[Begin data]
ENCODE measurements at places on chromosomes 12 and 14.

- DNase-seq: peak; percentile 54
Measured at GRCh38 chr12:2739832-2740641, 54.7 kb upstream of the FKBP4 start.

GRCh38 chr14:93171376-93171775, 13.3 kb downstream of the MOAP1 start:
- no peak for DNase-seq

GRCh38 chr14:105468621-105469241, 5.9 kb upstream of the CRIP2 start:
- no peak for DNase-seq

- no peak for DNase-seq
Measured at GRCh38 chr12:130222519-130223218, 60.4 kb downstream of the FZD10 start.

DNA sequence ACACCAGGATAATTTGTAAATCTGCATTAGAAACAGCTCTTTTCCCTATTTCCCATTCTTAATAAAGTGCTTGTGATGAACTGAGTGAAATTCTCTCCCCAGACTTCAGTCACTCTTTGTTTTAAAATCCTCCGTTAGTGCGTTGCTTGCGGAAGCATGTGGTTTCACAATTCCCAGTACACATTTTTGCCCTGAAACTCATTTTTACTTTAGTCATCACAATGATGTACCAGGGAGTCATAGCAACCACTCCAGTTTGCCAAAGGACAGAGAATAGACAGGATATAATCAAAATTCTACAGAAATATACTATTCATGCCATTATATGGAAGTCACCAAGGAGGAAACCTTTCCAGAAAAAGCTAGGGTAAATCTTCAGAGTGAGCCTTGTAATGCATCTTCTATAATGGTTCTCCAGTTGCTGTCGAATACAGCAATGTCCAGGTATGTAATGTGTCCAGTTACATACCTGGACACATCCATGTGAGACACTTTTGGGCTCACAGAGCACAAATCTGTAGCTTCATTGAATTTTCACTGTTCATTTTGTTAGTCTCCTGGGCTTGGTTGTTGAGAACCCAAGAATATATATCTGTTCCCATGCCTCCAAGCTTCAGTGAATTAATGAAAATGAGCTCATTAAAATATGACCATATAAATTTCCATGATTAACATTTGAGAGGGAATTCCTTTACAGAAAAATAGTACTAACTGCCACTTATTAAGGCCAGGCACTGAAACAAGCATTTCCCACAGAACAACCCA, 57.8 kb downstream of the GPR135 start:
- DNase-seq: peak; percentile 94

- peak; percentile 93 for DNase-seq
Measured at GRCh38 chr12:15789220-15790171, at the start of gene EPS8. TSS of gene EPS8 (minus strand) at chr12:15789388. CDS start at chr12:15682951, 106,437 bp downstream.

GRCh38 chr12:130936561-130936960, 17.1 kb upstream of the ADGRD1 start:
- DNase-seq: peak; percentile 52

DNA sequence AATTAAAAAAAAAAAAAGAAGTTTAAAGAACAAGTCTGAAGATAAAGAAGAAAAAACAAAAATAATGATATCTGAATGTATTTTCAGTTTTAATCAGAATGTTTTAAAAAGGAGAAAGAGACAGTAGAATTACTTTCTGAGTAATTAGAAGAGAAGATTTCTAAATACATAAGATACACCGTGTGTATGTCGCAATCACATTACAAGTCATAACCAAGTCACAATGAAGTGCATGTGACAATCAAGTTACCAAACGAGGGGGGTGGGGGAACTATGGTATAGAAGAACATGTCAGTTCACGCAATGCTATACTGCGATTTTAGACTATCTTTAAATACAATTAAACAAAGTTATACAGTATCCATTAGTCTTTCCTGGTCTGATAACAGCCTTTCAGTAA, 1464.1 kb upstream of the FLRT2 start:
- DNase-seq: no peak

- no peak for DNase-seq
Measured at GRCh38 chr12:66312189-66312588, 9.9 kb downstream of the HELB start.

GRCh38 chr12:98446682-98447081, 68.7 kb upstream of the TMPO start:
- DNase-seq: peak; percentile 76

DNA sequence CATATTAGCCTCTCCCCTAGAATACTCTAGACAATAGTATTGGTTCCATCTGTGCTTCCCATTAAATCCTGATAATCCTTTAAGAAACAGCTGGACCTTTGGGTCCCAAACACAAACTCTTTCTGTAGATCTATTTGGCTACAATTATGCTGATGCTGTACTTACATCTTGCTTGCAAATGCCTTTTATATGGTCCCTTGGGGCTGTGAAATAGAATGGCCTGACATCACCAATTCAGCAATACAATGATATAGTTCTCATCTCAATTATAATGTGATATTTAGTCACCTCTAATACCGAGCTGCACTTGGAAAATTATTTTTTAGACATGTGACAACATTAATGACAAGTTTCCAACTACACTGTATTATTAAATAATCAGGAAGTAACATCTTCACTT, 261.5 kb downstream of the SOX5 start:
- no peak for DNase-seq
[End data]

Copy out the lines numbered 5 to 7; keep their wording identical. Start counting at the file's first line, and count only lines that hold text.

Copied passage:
- no peak for DNase-seq

GRCh38 chr14:105468621-105469241, 5.9 kb upstream of the CRIP2 start:
- no peak for DNase-seq